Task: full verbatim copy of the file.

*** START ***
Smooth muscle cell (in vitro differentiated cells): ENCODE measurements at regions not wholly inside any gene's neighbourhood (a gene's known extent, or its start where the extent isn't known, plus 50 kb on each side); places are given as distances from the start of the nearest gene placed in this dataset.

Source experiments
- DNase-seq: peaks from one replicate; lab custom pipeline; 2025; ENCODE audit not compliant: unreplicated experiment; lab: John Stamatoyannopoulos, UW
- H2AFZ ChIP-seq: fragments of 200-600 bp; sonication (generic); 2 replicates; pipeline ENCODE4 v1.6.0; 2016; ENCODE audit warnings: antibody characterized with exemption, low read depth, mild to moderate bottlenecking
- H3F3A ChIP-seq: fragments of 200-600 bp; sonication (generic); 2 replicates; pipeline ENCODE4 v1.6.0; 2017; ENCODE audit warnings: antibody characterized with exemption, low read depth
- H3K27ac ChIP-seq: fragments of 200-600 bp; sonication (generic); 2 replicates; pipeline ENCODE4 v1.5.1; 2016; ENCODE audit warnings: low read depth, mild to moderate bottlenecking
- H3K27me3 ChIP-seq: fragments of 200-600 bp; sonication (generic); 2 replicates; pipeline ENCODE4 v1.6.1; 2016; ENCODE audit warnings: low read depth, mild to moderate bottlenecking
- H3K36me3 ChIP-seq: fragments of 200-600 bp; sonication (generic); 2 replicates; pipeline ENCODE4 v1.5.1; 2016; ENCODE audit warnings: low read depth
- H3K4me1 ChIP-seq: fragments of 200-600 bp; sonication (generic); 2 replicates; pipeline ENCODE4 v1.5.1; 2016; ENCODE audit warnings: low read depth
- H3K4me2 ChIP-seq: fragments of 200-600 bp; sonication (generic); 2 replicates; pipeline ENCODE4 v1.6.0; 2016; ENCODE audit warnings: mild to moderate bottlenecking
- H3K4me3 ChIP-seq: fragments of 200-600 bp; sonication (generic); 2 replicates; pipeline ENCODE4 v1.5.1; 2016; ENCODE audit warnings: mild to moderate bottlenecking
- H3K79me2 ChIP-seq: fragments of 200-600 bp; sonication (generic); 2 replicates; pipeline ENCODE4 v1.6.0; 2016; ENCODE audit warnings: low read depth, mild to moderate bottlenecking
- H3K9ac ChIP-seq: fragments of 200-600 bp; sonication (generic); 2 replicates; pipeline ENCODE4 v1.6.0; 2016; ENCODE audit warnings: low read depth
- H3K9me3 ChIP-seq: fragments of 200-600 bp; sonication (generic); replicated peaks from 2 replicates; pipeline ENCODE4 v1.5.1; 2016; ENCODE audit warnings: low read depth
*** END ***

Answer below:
Smooth muscle cell (in vitro differentiated cells): ENCODE measurements at regions not wholly inside any gene's neighbourhood (a gene's known extent, or its start where the extent isn't known, plus 50 kb on each side); places are given as distances from the start of the nearest gene placed in this dataset.

Source experiments
- DNase-seq: peaks from one replicate; lab custom pipeline; 2025; ENCODE audit not compliant: unreplicated experiment; lab: John Stamatoyannopoulos, UW
- H2AFZ ChIP-seq: fragments of 200-600 bp; sonication (generic); 2 replicates; pipeline ENCODE4 v1.6.0; 2016; ENCODE audit warnings: antibody characterized with exemption, low read depth, mild to moderate bottlenecking
- H3F3A ChIP-seq: fragments of 200-600 bp; sonication (generic); 2 replicates; pipeline ENCODE4 v1.6.0; 2017; ENCODE audit warnings: antibody characterized with exemption, low read depth
- H3K27ac ChIP-seq: fragments of 200-600 bp; sonication (generic); 2 replicates; pipeline ENCODE4 v1.5.1; 2016; ENCODE audit warnings: low read depth, mild to moderate bottlenecking
- H3K27me3 ChIP-seq: fragments of 200-600 bp; sonication (generic); 2 replicates; pipeline ENCODE4 v1.6.1; 2016; ENCODE audit warnings: low read depth, mild to moderate bottlenecking
- H3K36me3 ChIP-seq: fragments of 200-600 bp; sonication (generic); 2 replicates; pipeline ENCODE4 v1.5.1; 2016; ENCODE audit warnings: low read depth
- H3K4me1 ChIP-seq: fragments of 200-600 bp; sonication (generic); 2 replicates; pipeline ENCODE4 v1.5.1; 2016; ENCODE audit warnings: low read depth
- H3K4me2 ChIP-seq: fragments of 200-600 bp; sonication (generic); 2 replicates; pipeline ENCODE4 v1.6.0; 2016; ENCODE audit warnings: mild to moderate bottlenecking
- H3K4me3 ChIP-seq: fragments of 200-600 bp; sonication (generic); 2 replicates; pipeline ENCODE4 v1.5.1; 2016; ENCODE audit warnings: mild to moderate bottlenecking
- H3K79me2 ChIP-seq: fragments of 200-600 bp; sonication (generic); 2 replicates; pipeline ENCODE4 v1.6.0; 2016; ENCODE audit warnings: low read depth, mild to moderate bottlenecking
- H3K9ac ChIP-seq: fragments of 200-600 bp; sonication (generic); 2 replicates; pipeline ENCODE4 v1.6.0; 2016; ENCODE audit warnings: low read depth
- H3K9me3 ChIP-seq: fragments of 200-600 bp; sonication (generic); replicated peaks from 2 replicates; pipeline ENCODE4 v1.5.1; 2016; ENCODE audit warnings: low read depth